My Top 3 Reaching Core Training Exercises


As you probably already know, I’m a big fan of core training exercises.

Whether it’s bulletproofing the lower back, controlling the hips and pelvis, or helping someone improve their athleticism, a strong and stable core can help you get there faster.

But here’s the thing – too often, there’s no rhyme or reason to our core training exercises.

We simply default, not only as athletes, but trainers and coaches as well, to what we’re familiar with.

Or worse, something random we see on the Internet.

So today, I’m going to make this really easy for you.

Below are my Top 3 Reaching Core Training exercises. Chances are you’ve seen one (or all) of them before, but I can’t stress enough how important they can be. 

Reaching core exercises are fantastic because:

  • They engage your serratus anterior. Serratus anterior helps pull your ribcage (and your center of gravity) back. Too many of us are locked into an extension-based pattern, and serratus can help us restore some flexion to our system.
  • They engage your deep core muscles. While many clients and athletes are focused solely on the big, show ab muscles, the deep ab muscles like transverse abdominus and internal oblique are critical for building a midsection that can control position over the ribcage and pelvis.
  • Baby got back. Unlike supine core training exercises, reaching core training exercises allow the back side of your body to fill and expand with air. Quite simply if you can’t get air into a space in your body, you can’t move in that direction. So if you want to be able to squat, change levels, etc., then you need to be able to get air into the back side of your body.

Not that we’ve covered some of the benefits of reaching core training exercises, let’s talk about my Top 3 exercises.

 You may not be ready for all of them today, so start easy and work your way through the progression.

#1 – The Plank

The plank is often considered a “basic,” or easy, core training exercise.

And in many ways, it is.

But what I find more often than not is that most confuse “basic” with “easy.”

And let me tell you – if done correctly, a well-executed plank is anything but easy!

When performing the plank, there are really two key things to focus on:

  1. Getting three points of contact. If you can’t figure this out on your own, make sure to use a PVC pipe or broomstick like I demonstrate in the video below.
  2. That your lordosis (or lower back curve) is not exaggerated.

With that being said, here’s a brief video on how I coach the plank:

Start with three rounds of 30 second holds. As you go from week-to-week, add 5-10 seconds per hold, but make sure that quality stays high throughout!

#2 – The Bear

The bear is typically the second-level in my reaching core progression is what I call “The Bear.”

I’m a huge fan of the bear. Not only does it increase the challenge because you’re on your hands, but in this exercises you can really feel the back side of your body open up as you hold.

Key points here include:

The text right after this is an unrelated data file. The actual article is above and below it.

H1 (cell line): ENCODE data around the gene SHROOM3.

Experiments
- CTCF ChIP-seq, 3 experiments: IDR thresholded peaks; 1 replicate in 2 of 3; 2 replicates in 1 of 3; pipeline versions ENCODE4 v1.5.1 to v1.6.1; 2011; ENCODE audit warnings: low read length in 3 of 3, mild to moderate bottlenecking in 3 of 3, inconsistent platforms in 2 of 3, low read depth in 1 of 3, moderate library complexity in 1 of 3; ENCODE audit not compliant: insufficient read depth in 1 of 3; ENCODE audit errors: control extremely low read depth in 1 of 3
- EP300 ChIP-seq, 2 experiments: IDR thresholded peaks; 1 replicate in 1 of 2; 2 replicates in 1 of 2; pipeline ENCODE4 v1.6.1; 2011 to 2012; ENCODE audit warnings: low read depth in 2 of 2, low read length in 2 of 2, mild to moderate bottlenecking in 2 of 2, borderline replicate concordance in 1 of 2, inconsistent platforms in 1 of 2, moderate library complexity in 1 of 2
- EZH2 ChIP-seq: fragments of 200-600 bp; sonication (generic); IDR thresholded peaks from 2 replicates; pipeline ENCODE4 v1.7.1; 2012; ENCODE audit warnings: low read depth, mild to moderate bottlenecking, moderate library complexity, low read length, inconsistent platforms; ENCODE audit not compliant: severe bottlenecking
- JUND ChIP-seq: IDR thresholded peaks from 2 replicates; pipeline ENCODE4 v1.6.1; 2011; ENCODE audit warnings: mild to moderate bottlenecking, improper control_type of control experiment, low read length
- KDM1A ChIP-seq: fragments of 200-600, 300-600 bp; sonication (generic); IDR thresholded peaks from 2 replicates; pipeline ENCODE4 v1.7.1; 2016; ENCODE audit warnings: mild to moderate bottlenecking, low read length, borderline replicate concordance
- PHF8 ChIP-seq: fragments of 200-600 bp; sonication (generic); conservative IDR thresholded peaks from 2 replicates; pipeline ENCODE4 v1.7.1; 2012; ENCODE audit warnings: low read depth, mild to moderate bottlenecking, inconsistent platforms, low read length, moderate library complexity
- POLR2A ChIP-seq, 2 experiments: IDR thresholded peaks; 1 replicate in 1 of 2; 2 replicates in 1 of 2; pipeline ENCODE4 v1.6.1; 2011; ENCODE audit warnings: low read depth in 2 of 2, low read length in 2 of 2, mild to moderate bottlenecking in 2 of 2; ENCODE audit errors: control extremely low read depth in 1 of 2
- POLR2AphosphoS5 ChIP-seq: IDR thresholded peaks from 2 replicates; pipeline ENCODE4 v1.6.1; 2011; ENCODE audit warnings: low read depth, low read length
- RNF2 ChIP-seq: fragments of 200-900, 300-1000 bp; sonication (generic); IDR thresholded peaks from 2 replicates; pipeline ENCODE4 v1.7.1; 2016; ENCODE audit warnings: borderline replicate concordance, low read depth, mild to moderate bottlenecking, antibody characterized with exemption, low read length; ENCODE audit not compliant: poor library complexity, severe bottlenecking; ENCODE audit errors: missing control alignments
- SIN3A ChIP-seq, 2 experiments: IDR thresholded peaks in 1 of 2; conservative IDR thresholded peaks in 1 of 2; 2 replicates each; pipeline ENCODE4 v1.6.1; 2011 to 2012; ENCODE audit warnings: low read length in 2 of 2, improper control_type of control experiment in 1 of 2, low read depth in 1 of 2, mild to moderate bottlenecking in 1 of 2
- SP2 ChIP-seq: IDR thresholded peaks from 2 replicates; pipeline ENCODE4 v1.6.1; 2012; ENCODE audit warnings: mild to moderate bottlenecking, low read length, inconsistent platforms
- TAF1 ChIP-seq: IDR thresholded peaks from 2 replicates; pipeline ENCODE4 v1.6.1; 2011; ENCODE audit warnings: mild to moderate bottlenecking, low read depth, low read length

• Reaching long. Make the arms long throughout, and think about this every 5-10 seconds as fatigue sets in.
  • Tucking the pelvis. The goal here is to really close off the front side of the body, so reaching with the arms while tucking the pelvis helps lock in the core.
  • Constant reminders. As fatigue sets in, you’ll naturally lose one (or both) of the above positions. Again, remind yourself every 5-10 seconds to reach and tuck.

Like the plank you can start with 3 rounds of 30 seconds holds. However, I would only add 5 seconds per week, as this exercise builds in intensity very quickly!

#3 – The Knees Extended Bear

Last but not least we have the knees extended bear. This is absolutely one of my favorite core training exercises, but it’s hard to really dial in unless you’re systematic about your set-up.

If this is the case, follow in this step-by-step fashion:

  1. Set-up just like you would on a standard bear hold: Reach long, tuck the pelvis, come up on hands and toes.
  2. From this position, keep the hips up and straighten the knees. You can also drive the heels down, ala a push-up to downward dog. The hips should stay above the rest of the body!
  3. In the top position, focus on reaching and tucking throughout.

If you’re awesome enough to start here, again, 3×30 seconds is a great place to start. Add 5 seconds per week, and make sure that you’re actively reaching and tucking the whole time.


So there you have it, 3 of my favorite reaching core training exercises.

Now if I can say one final thing here, it’s this:

Don’t be in a rush to blast through these exercises.

Learn to do them right, feel the correct muscles, and get your moving and shaking better in the process.

But on the flip side, I also realize that for some of you, even these may be too easy.

And if not, they can get boring – after all, you’re not moving at all!

So next week, I’m going to bring in some of my favorite dynamic reaching exercises. These will not only integrate the stability and control, but add elements of movement into the equation as well.

Until then, give one of these exercises a shot next time you’re in the gym. I guarantee just tweaking your cuing and performance will make a big difference!

All the best,


P.S. – If you want more insight into how I program, coach and cue core training exercises, check out Complete Core Training. I’m biased, but I think it’s pretty legit!

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  1. I often get pretty severe lower abdominal cramping (potentially psoas cramping) when I do reaching core exercises. Is this just a weakness or am I getting the technique wrong?

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